A Few Things You Should Know BEFORE Adopting a Rabbit
Rabbits are cute and adorable.
They are adoptable from breeders and shelters.
Because of their adorable appearance, many people, especially around Easter time, adopt a rabbit on impulse.
Bunny rabbits require unique care and supplies different than dogs or cats.
Rabbits require time and effort to be cared for properly.
Not having this information in advance may make the adoption less than favorable and enjoyable.
Rabbits can make terrific companions when adopted into a suitable home.
They are perfect pets for small living quarters.
They are very quiet.
They don’t take up a lot of space, and they don’t need to go outside.
However, many bunnies are surrendered to shelters as a result of impulsive and uneducated rabbit adoption.
Handing them over to a shelter is hard on the animal who had bonded with their adopted family.
There are several things you should know before adopting a rabbit:
Rabbits Have a Long-Expected Life Span
Rabbits can live eight-12 years or more with proper diet and medical care.
Before you decide to adopt, be sure you are prepared to feed, house and offer attention to the rabbit for several years.
Bunnies Do Best as Indoor Pets
Pet rabbits live longer and healthier lives when kept inside.
Outside, pet rabbits can be exposed to dangerous wild predators, including hawks, foxes, coyotes and stray dogs.
Their thick fur coats and absence of sweat glands often lead them to easily overheat.
Also, their ears and feet can be subject to frostbite if they are outside in freezing weather.
If bunnies are allowed outside, they need shade if it’s hot and heat if it’s excessively cold.
They must always have access to water and be monitored to protect them from attack by predatory animals.
Rabbits Need Exercise
Rabbits don’t need to go outside or be walked like dogs, but they do need time out of their cages every day.
Daily exercise aids in their digestion and prevents excessive weight gain.
The ideal situation is to provide a bunny-safe room or penned off area indoors, which they can explore.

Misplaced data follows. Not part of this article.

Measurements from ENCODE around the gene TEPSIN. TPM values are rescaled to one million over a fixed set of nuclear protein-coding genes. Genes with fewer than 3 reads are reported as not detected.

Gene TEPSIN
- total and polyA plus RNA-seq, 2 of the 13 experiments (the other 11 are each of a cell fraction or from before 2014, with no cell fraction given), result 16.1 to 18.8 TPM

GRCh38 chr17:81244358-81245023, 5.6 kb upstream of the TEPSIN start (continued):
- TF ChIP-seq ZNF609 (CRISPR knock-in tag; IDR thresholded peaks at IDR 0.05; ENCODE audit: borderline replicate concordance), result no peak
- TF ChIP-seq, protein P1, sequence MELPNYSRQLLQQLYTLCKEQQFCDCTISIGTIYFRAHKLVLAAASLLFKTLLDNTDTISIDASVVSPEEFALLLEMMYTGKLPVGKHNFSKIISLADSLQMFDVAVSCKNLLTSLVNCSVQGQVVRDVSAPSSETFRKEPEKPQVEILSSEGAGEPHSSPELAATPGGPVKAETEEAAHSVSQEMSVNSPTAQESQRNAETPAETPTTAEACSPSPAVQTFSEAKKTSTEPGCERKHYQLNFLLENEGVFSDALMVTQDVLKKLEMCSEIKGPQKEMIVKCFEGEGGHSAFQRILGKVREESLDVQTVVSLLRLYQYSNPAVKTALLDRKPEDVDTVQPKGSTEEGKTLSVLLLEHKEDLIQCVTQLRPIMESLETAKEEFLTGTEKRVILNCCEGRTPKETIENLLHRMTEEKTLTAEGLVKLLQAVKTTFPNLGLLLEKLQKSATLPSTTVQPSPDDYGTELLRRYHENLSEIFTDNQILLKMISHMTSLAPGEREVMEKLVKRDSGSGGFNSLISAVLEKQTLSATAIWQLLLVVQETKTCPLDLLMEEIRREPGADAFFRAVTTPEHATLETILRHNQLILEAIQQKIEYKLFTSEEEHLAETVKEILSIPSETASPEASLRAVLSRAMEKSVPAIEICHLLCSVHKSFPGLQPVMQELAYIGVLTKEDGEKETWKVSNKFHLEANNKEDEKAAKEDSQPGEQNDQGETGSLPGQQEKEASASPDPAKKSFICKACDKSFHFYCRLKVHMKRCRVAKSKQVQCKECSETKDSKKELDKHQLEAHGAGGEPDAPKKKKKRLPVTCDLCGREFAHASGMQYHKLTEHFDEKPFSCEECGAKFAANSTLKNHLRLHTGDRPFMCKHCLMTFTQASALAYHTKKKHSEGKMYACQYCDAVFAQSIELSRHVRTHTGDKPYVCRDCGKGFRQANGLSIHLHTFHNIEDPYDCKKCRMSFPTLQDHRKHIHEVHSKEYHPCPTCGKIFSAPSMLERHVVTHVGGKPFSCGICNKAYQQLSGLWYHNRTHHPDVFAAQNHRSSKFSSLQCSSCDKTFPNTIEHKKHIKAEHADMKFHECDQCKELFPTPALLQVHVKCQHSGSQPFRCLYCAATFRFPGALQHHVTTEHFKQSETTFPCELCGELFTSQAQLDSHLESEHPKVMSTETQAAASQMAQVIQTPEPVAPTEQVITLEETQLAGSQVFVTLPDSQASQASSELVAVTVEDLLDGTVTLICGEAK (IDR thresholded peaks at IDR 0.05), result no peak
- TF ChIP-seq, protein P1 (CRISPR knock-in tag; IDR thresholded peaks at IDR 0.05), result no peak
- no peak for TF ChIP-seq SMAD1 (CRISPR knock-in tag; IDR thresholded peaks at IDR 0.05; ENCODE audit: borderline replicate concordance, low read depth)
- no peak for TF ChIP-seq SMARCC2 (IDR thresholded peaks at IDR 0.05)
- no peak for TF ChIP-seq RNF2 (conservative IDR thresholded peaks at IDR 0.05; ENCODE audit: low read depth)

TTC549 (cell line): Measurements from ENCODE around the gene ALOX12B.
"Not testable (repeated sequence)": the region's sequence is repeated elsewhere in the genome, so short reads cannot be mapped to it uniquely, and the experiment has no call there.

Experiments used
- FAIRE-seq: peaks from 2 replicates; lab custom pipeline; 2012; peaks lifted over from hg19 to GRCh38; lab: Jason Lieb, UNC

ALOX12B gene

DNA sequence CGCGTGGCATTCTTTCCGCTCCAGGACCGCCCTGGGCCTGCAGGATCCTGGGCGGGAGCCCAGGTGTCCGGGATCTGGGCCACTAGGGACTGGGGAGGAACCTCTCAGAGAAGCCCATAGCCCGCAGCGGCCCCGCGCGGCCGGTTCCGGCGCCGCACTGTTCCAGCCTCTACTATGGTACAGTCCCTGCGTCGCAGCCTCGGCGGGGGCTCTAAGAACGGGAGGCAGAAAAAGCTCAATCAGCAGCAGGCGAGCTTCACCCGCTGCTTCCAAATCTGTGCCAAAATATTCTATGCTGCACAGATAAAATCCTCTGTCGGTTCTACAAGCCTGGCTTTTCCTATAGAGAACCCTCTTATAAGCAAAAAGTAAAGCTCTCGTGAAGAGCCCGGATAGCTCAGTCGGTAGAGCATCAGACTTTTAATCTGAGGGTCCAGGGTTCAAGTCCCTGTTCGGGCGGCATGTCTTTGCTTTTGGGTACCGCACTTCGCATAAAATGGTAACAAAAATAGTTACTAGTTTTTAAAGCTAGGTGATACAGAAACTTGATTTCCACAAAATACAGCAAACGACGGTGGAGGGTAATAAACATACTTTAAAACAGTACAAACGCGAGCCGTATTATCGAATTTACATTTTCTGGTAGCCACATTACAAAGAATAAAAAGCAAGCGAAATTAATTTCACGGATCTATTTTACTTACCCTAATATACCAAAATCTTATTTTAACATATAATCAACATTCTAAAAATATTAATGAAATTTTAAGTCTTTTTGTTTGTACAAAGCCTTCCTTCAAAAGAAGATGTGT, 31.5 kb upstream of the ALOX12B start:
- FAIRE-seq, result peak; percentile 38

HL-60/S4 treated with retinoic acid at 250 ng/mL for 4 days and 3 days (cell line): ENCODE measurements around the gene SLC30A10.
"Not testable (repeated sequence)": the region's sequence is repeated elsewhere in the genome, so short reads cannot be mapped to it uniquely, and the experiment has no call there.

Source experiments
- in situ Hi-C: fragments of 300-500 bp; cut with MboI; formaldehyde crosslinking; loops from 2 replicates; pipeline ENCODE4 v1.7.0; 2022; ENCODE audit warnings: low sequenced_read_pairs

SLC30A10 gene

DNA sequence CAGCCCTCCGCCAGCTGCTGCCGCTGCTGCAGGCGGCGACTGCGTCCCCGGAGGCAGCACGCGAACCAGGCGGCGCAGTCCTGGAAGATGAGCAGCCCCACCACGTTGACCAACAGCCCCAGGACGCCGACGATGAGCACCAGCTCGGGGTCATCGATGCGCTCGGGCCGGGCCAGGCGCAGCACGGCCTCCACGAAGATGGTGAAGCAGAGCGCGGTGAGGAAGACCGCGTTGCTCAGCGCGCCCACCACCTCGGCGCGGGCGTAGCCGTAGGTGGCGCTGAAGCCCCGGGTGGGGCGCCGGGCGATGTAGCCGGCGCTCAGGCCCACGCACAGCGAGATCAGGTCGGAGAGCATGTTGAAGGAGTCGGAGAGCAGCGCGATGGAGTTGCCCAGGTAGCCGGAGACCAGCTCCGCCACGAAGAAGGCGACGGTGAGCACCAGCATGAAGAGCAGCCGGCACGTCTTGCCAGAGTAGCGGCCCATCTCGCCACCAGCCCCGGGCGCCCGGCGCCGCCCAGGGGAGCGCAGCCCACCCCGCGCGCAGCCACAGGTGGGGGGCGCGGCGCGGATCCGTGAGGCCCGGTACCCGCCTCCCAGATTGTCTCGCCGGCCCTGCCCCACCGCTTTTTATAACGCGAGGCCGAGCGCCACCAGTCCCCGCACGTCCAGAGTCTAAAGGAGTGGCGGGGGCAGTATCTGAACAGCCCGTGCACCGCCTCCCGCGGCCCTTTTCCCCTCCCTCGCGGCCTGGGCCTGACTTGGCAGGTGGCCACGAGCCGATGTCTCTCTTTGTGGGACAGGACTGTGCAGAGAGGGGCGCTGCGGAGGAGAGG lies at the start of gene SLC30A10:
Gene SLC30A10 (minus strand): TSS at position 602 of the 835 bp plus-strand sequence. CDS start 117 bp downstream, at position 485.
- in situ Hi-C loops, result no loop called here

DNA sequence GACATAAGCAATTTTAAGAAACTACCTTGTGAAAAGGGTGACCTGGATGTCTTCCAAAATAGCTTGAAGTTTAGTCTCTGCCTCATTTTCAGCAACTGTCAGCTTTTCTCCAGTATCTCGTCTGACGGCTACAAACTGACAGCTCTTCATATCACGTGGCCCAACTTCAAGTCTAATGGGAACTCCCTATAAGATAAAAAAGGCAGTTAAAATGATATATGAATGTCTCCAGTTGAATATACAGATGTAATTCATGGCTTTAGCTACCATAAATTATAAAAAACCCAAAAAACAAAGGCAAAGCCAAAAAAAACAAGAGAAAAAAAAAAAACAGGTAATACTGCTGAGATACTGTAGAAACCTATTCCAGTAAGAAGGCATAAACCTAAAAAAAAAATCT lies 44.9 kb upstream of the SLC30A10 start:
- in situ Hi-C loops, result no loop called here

Note: Rabbits should never be out of their cages unsupervised.
Unsupervised, rabbits will chew on furniture, moldings, door frames, carpets, flooring, wires and other inappropriate objects.
They frequently get into trouble because they love to chew.
Rabbits Need to Be Socialized
Some bunnies may be shy and try to hide when they are first adopted.
New owners need to spend time petting and handling their new bunnies to help them adapt more easily into their new home environment.
Rabbits need to be handled safely and gently making sure their hind legs are supported to prevent injury.
Rabbits have very strong back legs and can kick hard causing serious back injuries to the animal.
Rabbits Need a High-Fiber Diet to Stay Healthy
Bunnies are herbivores (vegetable eaters).
They need to consume large amounts of hay each day.
A proper daily diet for a bunny includes unlimited amounts of timothy or other grass hay plus a smaller amount of leafy green vegetables.
In general, rabbits should not be offered much fruit other than an occasional small slice of high-fiber apple, pear, plum or peach.
Carrots are also high in sugar and should be offered only in small quantities.
Bunnies also should be provided with fresh water every day.
Bunnies Are Fastidious Groomers
Rabbits typically groom themselves often and keep themselves very clean, so they don’t require professional grooming.
They need their nails trimmed every few weeks, and long-haired breeds, such as the Angora, should be brushed weekly to prevent matting of their hair.
Bunnies can be trained easily to use a small litter pan in the corner of the cage containing a type of paper-based bedding that’s different from that in the cage.
Rabbits Must Chew
All rabbits’ teeth—both front and back—grow continuously.
It is crucial that they have an unlimited amount of hay as well as safe rabbit toys, such as hard wooden blocks and sticks to chew on to help keep teeth worn down or they will chew on inappropriate household items.
Therefore, bunnies must be supervised at all times when they are out of their cages.
Rabbit cages should be lockable, because rabbits are notorious escape-artists.
Rabbits Require Veterinary Care
Rabbits require annual preventative veterinary care, including checkups and fecal examinations to look for GI parasites.
They also should be examined by a veterinarian as soon as they are adopted to ensure that they are healthy.
Rabbits can be incredible companions for many years when cared for properly.
However, they are not right for everyone.
They should not be adopted on a whim or impulse.
Please do your research about how to care for a bunny.
When you learn about the care they require and have the time to spend with them, a decision to adopt a bunny will be an educated decision and not an impulsive one.
The adoption will be good for you and the rabbit.
Information in this article came from PETMD, which is vet-written and vet-reviewed.
Additional information on the care and feeding of bunny rabbits can be obtained from a local veterinarian, a local animal shelter that deals with rabbits, and additional valid internet sources.
This post was not meant to dissuade anyone from adopting a rabbit, but to inform people about their care.
There are many bunnies at shelters waiting to be adopted by wonderful families.
You’ve adopted a bunny: Read This